8. In Costa Rica, there are numerous eco-friendly resorts built amidst nature but without compromising its surroundings, constructed and furnished entirely using recycled material. These resorts conduct tours that highlight the natural beauty of the land with the corresponding aim of helping raise environmental awareness. Costa Rica has become noted for keeping its landscape environmentally pristine, for checking indiscriminate development and for sustaining natural habitats.
  9. Over in the Peruvian Amazon, global travellers are taken on wildlife expeditions in the form of volunteer placements, with proceeds going towards the conservation of the rainforest. This programme engages the visitor as volunteers in research, conservation activities and local community development. Apart from drawing in funds and providing jobs to the local community, the programme also supplies the necessary manpower to support activities such as wildlife monitoring, forest trail maintenance, reforestation, water purification and educating the local children in sustainable development practices.
  10. In the Great Lakes region of Africa, the authorities issue certifications to indigenous products made by local inhabitants that are recognised as ‘sustainably-produced’. This provides livelihood to the indigenous communities while helping to combat illegal exploitation of natural resources.
  11. A fine local example is the Danum Valley in Sabah – renowned as a research haven that attracts researchers from universities and research institutions worldwide. Studies conducted at the Danum Valley contribute not only to the science base, but also to the conservation and sustainable use of rainforests in general.
  12. There are countless other success stories that are very pertinent to the Belum-Temengor Tropical Rainforest. Therefore, we have no reason not to get it right and every reason to do it better. And if well planned and properly executed, this national treasure has all the makings of a ‘must-see’ in Asia or, if I may be so bold to say, in the world.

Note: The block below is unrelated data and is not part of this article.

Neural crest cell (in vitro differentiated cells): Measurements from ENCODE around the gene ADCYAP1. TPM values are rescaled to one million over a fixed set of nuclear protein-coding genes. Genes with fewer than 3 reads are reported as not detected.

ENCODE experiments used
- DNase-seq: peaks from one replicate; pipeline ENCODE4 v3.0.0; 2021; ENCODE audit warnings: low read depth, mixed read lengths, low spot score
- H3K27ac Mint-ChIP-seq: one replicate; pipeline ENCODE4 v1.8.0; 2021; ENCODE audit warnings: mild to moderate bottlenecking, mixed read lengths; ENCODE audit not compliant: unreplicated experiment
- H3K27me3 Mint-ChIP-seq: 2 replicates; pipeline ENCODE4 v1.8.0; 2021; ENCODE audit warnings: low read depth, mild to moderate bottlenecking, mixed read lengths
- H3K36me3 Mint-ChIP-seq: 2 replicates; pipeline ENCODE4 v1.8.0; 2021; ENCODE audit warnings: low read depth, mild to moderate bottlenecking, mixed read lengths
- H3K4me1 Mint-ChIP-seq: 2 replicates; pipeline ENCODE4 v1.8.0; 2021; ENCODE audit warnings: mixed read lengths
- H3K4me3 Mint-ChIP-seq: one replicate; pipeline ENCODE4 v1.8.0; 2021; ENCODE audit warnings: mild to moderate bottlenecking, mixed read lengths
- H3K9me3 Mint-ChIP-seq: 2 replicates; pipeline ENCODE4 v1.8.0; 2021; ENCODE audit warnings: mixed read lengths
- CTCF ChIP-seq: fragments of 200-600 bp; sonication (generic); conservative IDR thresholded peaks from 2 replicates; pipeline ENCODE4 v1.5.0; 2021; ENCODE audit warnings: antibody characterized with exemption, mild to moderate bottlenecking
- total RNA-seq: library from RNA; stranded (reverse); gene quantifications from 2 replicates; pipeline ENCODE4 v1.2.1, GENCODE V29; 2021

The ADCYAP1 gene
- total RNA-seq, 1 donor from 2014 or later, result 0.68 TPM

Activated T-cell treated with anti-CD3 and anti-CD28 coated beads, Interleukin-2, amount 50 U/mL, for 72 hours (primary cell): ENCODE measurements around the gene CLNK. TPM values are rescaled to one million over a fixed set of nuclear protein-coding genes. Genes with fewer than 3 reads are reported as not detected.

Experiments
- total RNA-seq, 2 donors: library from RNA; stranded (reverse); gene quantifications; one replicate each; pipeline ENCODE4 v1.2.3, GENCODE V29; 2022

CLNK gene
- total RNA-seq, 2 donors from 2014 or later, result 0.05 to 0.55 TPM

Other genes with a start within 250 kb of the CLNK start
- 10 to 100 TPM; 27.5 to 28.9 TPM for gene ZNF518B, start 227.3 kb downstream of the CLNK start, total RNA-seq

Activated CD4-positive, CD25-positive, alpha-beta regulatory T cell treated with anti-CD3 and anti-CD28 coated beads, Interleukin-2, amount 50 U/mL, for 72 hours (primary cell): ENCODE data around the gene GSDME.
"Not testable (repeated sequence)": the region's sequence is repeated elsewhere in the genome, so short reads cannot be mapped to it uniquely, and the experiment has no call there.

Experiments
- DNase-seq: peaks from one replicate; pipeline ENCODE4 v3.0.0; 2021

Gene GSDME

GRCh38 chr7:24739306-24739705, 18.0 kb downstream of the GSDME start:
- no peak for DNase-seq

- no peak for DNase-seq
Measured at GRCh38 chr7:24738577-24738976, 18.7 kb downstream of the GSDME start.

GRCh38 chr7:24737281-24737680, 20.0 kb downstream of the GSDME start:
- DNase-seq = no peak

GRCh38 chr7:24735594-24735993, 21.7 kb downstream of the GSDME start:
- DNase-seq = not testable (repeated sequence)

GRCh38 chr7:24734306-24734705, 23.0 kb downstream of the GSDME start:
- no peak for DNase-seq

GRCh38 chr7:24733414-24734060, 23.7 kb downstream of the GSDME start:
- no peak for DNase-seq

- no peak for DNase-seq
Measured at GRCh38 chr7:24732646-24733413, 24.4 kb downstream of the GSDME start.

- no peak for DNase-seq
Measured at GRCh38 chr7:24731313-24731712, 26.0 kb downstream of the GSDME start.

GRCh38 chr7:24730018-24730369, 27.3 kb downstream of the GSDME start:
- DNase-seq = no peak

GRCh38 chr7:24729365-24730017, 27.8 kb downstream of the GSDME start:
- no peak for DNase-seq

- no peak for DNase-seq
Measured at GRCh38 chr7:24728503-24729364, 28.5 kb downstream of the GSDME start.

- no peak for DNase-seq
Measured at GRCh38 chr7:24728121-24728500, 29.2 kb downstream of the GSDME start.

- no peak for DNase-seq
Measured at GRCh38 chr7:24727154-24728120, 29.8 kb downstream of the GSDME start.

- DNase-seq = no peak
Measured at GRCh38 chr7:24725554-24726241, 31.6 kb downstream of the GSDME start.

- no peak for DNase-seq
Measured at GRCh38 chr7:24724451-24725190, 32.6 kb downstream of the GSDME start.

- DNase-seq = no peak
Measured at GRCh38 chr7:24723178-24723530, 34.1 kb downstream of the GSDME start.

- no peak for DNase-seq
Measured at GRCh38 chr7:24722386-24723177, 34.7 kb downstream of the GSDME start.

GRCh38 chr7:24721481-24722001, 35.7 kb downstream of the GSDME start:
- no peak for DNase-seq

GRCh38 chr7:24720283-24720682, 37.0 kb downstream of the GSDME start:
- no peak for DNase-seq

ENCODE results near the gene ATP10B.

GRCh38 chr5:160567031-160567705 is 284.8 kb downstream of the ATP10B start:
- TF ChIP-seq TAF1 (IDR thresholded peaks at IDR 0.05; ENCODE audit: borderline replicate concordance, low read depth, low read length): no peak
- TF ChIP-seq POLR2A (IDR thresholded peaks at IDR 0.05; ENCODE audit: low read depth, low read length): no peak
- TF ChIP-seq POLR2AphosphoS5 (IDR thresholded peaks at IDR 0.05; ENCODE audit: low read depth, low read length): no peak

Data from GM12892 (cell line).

13. I cannot over-emphasise the importance of well-planned policies and well-crafted legislation in safeguarding the integrity of the Belum Temengor Tropical Rainforest. Stakeholders should explore the possibility of enacting special legislation to ensure its comprehensive and continued preservation alongside its development as a tourism product.
  14. Whilst policies and laws are only as effective as their enforcement, there must also be sufficient resources to efficiently regulate, manage and protect the Belum-Temengor Tropical Rainforest. Limited finances, inadequate expertise and poor governance practices will all lead to lax enforcement. These in turn will result in the failure to attain the vision and goals of the upcoming Master Plan.
  15. I am pleased to note that present at this conference are two experts who will be imparting their experiences in developing sustainable rainforest park management plans in the Amazon and Costa Rica.
  16. It is my hope that local stakeholders will be receptive to ideas from outside our borders. I also hope that this conference will spur a tripartite alliance between the government, both local and federal, the corporate sector and non-governmental organisations. The local community must be empowered to involve themselves in the developments that are set to take place in Belum-Temengor. They must be prepared to take advantage of economic and employment opportunities spilling over from the tourism and research activities in the area.
  17. I congratulate the organisers, the Northern Corridor Implementation Authority (NCIA), the Perak state government and the Pulau Banding Foundation for spearheading the preparation of this Integrated Master Plan for the Belum-Temengor Tropical Rainforest. It is my hope that it will help towards the development of a comprehensive plan of action – one that is enforceable and effective – one born out of genuine partnership between all stakeholders.
  18. I wish you fruitful discussions over the next two days. To those from out of town, I hope you enjoy your stay in this city.
  19. It now gives me great pleasure to officially declare open the Conference Towards the Development of an Integrated Master Plan for the Belum-Temengor Tropical Rainforest.

Thank you.